Human Rights and Equality Commission Notes Ruling Regarding Case Where DPP Decided Not to Prosecute

Commission Exercised Amicus Role in Court of Appeal Case

The Irish Human Rights and Equality Commission (‘the Commission’) in its role as an amicus curiae (‘friend of the court’) has today noted the Court of Appeal’s ruling in the case of Ali Charaf Damache v the Director of Public Prosecutions (DPP) & Others.

In May 2015 the High Court refused the request for Mr Damache’s extradition to the United States on terrorism related offences on the basis that there was a real risk that his human rights would be breached if sent to stand trial there, as he risked being exposed to a protracted period of solitary confinement in the US prison system.

The High Court further held that there was an obligation on the DPP to consider the issue of jurisdictional forum, in the context of whether another EU Member State had jurisdiction to try Mr Damache on the basis of the alleged facts.

The Court of Appeal decided today that the High Court had overstepped the bounds of its jurisdiction as this matter was not a ground upon which Mr Damache had been granted leave to challenge the DPP.  The Court of Appeal thus set aside the High Court judgment insofar as it related to this issue.

Mr Damache was detained by the authorities in Spain in 2015, and was extradited to the United States from there in 2017.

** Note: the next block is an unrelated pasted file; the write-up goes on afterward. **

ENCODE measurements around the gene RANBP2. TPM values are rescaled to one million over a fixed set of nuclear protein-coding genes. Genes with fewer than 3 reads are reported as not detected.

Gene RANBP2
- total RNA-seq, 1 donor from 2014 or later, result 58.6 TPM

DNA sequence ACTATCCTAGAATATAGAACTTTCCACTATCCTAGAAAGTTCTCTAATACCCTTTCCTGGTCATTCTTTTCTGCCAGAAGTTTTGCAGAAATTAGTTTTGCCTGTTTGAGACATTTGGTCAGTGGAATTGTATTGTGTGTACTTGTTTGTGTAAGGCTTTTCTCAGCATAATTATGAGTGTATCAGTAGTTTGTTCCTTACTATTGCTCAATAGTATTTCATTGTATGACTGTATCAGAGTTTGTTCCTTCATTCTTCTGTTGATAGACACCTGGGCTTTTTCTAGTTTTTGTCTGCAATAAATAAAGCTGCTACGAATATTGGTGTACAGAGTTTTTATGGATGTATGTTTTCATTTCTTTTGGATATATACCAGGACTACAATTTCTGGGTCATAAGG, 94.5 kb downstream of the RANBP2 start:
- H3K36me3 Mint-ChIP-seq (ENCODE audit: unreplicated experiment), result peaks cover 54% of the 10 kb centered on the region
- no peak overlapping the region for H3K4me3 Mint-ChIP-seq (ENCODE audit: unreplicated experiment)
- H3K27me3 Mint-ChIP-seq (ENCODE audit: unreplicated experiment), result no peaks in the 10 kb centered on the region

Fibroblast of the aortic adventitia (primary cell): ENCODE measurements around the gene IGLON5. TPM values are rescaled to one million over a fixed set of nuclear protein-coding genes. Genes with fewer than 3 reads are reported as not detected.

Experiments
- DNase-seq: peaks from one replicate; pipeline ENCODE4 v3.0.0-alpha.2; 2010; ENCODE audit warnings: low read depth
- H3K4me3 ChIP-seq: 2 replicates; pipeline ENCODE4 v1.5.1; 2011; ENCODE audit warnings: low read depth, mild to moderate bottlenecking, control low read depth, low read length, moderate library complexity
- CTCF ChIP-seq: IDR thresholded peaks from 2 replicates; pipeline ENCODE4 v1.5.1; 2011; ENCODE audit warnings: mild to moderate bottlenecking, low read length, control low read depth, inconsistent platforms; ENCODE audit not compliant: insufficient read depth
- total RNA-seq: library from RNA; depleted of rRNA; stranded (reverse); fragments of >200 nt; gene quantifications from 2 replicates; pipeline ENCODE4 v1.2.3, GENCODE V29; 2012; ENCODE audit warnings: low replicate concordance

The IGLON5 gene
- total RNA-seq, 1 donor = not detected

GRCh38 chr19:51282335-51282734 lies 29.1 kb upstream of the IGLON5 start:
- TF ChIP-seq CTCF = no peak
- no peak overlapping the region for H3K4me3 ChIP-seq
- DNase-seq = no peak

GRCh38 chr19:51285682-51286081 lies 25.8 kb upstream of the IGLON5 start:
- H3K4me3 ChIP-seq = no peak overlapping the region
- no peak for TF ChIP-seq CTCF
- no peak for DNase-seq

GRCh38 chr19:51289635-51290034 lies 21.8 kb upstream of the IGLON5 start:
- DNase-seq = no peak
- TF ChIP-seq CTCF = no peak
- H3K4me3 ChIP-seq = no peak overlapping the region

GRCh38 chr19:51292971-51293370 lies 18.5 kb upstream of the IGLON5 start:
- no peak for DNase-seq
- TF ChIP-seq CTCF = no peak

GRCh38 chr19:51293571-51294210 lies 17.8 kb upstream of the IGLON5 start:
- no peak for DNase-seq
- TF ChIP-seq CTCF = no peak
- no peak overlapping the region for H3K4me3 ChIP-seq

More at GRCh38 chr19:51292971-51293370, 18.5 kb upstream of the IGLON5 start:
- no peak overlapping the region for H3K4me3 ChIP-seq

ENDS/

For further information, please contact:

Brian Dawson, IHREC Communications Manager,

01 8589601 / 087 0697095

bdawson@ihrec.ie

Follow us on twitter @_IHREC

Editor’s Note

The Commission’s written submissions are available at the following link:

Ali Charaf Damache v the Director of Public Prosecutions (DPP) & Others

The amicus curiae function of the Irish Human Rights and Equality Commission.

The Commission’s functions under the Irish Human Rights and Equality Commission Act 2014 include that of applying for liberty to appear as an amicus curiae (‘friend of the court’) before the superior courts in proceedings that involve, or are concerned with, the human rights or equality rights of any person.

Section 10 of the Irish Human Rights and Equality Commission Act sets out the functions of the Commission and Section 10(2)(e) provides that the IHREC shall have a function:

“to apply to the High Court or the Supreme Court for liberty to appear before the High Court or the Supreme Court, as the case may be, as amicus curiae in proceedings before that Court that involve or are concerned with the human rights or equality rights of any person and to appear as such an amicus curiae on foot of such liberty being granted (which liberty each of the said courts is hereby empowered to grant in its absolute discretion).”

Irish Human Rights and Equality Commission

The Irish Human Rights and Equality Commission is an independent public body, appointed by the President and directly accountable to the Oireachtas. The Commission has a statutory remit set out under the Irish Human Rights and Equality Commission Act (2014) to protect and promote human rights and equality in Ireland, and build a culture of respect for human rights, equality and intercultural understanding in the State.

The Irish Human Rights and Equality Commission is Ireland’s national human rights institution and is recognised as such by the United Nations. The Commission is also Ireland’s national equality body for the purpose of a range of EU anti-discrimination measures.

 

 

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